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Beyond Arabidopsis – Pioneering microscopy techniques and Botanic Garden expertise reveal the inner workings of Saxifraga plants

last modified Jun 14, 2017 05:49 PM
New research reveals the science behind a silver lining – SLCU researchers and CU Botanic Garden staff combine forces to discover the how and why behind the Saxifraga’s silver-white crust.
Beyond Arabidopsis – Pioneering microscopy techniques and Botanic Garden expertise reveal the inner workings of Saxifraga plants

Saxifraga hyathode. Image used by CC BY-NC-ND 4.0 from journal article linked below

This collaboration arose from a desire to test cutting edge microscopy techniques on plants beyond those usually used in SLCU plant research. “I needed test subjects for new, state-of-the art microscopes which allowed me to look inside plant parts, cells, and even parts of cells and do chemical imaging”, explains Dr Raymond Wightman, SLCU’s Microscopy Core Facility Manager.  “We knew everyday laboratory plants - such as Arabidopsis thaliana, the plant science world’s equivalent of the fruit fly - worked fine but did not know how useful the equipment would be beyond using these. This is where working in the grounds of the Botanic Garden and having the Garden’s wonderful collection of plants is so crucial to plant science research.”

Paul Aston, Alpine and Woodland Supervisor at the Botanic Garden and his assistant, Simon Wallis, introduced Ray to the encrusted Saxifraga, which gets its name from crusts that forms on leaf secretory structures called hydathodes. The study focused on Saxifraga cochlearis because of the way the hydathodes are arranged in a regular fashion along the length of the leaf. On a single leaf you can observe the hydathodes becoming more developed as you move progressively to the leaf tip, starting off as a group of small cells and ending as a volcano-type structure that spews out the crust.

“Their tough, leathery and crusty leaves provided a challenge for the process of cryo-scanning electron microscopy, a type of microscopy that relies on low temperatures of minus 150 degrees Celsius, but the equipment worked remarkably well and we were fortunate to come up with amazing results,” explains Raymond. “While opening up and looking inside the leaves, during a process called cryo-fracture, we realised that we were seeing things that we did not recognise from the text books. The chemical imaging also revealed other things (such as the precise arrangement of molecules in the crust) that had not been discovered before.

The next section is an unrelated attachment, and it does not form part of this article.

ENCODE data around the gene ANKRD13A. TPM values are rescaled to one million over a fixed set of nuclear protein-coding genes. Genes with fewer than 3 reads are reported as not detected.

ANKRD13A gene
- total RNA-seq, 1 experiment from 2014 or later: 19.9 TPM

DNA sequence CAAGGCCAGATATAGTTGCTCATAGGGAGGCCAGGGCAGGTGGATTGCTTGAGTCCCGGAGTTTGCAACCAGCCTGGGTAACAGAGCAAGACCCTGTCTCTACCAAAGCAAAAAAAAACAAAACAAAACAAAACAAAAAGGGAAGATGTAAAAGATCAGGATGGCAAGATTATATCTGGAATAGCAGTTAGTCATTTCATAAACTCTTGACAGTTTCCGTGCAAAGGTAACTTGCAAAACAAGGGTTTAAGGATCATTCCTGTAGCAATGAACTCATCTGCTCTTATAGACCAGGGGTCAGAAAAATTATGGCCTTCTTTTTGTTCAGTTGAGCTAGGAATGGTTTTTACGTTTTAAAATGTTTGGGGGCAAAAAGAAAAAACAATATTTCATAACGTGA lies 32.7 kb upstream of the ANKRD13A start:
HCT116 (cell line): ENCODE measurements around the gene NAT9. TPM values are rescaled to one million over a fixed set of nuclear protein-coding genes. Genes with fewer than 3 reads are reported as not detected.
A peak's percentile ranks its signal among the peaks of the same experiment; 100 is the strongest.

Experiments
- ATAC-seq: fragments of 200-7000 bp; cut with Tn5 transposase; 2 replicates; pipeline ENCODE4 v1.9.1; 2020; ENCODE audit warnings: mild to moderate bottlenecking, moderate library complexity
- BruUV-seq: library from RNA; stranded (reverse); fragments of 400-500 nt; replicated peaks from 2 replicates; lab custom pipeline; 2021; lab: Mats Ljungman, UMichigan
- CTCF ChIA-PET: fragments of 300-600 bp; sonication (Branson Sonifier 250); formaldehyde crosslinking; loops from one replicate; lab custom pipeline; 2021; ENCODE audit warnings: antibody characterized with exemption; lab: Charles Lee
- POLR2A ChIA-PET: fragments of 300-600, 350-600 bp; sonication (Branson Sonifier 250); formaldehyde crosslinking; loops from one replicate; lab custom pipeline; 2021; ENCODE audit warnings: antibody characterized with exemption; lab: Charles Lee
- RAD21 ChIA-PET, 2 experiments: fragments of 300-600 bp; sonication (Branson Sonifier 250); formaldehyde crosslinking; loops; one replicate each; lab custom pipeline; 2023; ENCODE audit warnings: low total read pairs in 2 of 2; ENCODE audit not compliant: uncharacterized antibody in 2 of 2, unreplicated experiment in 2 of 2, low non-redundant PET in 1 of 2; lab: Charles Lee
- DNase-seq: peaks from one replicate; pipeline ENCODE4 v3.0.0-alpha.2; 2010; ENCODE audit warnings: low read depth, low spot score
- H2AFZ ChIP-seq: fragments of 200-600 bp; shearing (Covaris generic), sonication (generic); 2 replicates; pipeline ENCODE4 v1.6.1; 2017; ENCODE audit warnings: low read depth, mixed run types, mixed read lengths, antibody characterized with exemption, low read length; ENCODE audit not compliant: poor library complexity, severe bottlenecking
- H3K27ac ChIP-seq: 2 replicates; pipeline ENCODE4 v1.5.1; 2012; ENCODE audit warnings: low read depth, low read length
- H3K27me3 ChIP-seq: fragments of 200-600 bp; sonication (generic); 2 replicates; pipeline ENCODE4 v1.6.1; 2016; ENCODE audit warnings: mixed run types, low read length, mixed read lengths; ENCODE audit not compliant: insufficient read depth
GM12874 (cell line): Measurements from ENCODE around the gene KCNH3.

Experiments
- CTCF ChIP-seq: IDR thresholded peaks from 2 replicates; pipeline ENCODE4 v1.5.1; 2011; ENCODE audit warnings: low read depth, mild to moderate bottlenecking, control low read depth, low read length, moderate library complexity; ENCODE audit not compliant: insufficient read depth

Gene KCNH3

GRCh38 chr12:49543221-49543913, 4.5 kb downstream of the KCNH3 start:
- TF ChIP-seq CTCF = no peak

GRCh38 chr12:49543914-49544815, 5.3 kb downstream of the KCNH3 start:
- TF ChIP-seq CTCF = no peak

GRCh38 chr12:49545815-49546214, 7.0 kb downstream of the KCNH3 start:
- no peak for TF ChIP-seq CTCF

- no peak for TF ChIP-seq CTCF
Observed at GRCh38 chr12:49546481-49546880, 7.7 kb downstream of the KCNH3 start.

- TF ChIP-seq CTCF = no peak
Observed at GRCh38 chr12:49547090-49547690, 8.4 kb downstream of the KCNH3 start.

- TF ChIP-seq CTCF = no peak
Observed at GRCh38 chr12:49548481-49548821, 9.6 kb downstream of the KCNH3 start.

This latest discovery into how Saxifraga produce and lay down their silvery-white crust is very exciting and has been made possible thanks to new microscope technologies along with the availability of the wild plant material, held and looked after at the Botanic Garden.  Because of this we now have a completely new insight into the biology of this wonderful genus which may be able to help us develop new biomaterials for pharmaceuticals and engineering applications.”

This study highlights the possibilities of combining the collections and expertise within the Botanic Garden with cutting edge research techniques at SLCU.  Paul Aston says “Raymond has been great fun to work with and it’s very rewarding for us to see the results of this partnership of the Garden and Laboratory working together.” Raymond says, “Paul and Simon were always on hand to direct me to the best plants to study and to help figure out what we were looking at.”

The results of the study will not only satisfy the curiosity of plant lovers but also demonstrate how plant science is at a pioneering stage.  Raymond explains: “Modern microscopy techniques are now no longer confining plant scientists to a small number of ‘model’ plants grown in the laboratory environment.  This really shows how we can leap out in to the unknown and observe things that were not possible for plant scientists just two years ago. This is just the very first part of our work on Saxifraga biology. It is all very exciting so watch this space!”

The online journal article can be read here: http://www.sciencedirect.com/science/article/pii/S0367253017332309

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